Has this word really been with us for nearly 15 years?
Yes, it has. Congress voted in November 2002 to bring this rarely used word to our attention by establishing the United States Department of Homeland Security.

For naming the new department, Homeland was an excellent choice: little used in everyday speech or writing, but a transparent word which had been in the English language for some time and whose meaning was easy to discern: a land that was someone’s home.

After that, homeland slowly caught on for other uses. Showtime took Homeland as the name for a long-running TV series that began in 2011.

And Neil Howe, co-author of the book Generations, chose Homeland as the name for the generation born in 2005 and later.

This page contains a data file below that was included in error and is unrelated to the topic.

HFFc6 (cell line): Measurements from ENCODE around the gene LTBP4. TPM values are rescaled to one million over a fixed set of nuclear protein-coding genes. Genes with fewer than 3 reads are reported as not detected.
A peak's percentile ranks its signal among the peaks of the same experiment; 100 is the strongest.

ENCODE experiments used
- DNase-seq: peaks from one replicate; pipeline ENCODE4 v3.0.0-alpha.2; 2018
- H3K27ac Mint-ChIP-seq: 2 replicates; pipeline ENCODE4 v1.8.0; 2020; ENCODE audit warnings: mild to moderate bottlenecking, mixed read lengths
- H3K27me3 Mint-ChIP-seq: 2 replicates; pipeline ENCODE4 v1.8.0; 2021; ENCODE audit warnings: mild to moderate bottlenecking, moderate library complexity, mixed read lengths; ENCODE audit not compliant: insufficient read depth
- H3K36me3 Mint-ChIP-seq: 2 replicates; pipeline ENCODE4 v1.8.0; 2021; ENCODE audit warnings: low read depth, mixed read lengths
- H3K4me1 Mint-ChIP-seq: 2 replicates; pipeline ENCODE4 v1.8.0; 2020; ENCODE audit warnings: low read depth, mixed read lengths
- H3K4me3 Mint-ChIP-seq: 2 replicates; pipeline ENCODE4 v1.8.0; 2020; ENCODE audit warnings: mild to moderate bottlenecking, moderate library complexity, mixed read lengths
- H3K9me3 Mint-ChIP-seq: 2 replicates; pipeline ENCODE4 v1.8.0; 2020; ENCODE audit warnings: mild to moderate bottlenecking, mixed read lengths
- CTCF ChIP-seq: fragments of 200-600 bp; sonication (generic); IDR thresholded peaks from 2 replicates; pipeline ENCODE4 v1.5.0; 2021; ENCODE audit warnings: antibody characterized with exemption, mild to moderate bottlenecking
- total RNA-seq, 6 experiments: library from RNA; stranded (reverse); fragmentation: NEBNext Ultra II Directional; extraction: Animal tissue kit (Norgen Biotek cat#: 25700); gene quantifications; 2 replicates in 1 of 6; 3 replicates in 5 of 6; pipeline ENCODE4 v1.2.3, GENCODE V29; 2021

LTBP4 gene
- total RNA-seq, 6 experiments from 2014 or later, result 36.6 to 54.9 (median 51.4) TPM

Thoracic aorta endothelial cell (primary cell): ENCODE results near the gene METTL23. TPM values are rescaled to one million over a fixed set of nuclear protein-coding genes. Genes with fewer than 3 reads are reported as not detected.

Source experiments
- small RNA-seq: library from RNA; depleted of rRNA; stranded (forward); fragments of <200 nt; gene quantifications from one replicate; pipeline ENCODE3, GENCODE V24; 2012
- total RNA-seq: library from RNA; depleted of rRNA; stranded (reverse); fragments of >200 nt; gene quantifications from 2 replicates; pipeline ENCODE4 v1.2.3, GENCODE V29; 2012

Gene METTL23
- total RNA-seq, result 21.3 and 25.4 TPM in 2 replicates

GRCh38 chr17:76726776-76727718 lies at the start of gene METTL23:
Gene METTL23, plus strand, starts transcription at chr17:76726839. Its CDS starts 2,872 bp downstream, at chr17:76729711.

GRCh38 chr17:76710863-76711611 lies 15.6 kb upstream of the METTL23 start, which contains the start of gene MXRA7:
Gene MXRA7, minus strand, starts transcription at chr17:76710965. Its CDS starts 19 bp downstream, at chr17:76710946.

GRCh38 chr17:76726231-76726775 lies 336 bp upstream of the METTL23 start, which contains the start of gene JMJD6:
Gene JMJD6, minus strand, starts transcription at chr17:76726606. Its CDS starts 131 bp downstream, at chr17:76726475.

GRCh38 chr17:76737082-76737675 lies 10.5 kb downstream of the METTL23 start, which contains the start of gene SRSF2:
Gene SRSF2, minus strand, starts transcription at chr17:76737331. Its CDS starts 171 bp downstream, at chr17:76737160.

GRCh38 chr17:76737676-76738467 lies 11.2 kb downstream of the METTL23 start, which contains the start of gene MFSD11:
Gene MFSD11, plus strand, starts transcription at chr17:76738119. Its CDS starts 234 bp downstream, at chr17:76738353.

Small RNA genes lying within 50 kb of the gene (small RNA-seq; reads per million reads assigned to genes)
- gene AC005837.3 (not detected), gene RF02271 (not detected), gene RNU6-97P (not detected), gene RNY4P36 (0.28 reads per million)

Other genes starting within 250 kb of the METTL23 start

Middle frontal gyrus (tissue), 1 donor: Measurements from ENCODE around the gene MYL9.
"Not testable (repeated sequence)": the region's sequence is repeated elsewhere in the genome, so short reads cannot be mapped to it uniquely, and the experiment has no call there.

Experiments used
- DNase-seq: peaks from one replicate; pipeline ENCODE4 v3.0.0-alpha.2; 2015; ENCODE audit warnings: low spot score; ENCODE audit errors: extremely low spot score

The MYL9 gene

He explained in an interview:
“The reason I chose 2005 … is that kids born in that year and after will recall nothing before Barack Obama’s presidency, the financial meltdown of 2008, and the seemingly endless Great Recession that followed.”

But aside from names, even 15 years later we still don’t use homeland much in everyday conversation. And I think I know why: Homeland just doesn’t stir the emotions in America the way it does in Europe, where the equivalent words (like Heimat in German) have deeper meanings.

We knew the word; we just don’t think of applying it to our own country. Ours, after all, is largely a nation of immigrants who left Old World homelands behind. If we define homeland as “the land of one’s ancestors,” as the Oxford English Dictionary does, then the American homeland is — everywhere else in the world.

So for Americans, instead of stirring the soul as it does on the other side of the pond, homeland barely evokes a yawn. Call it hohumland.

Return to Top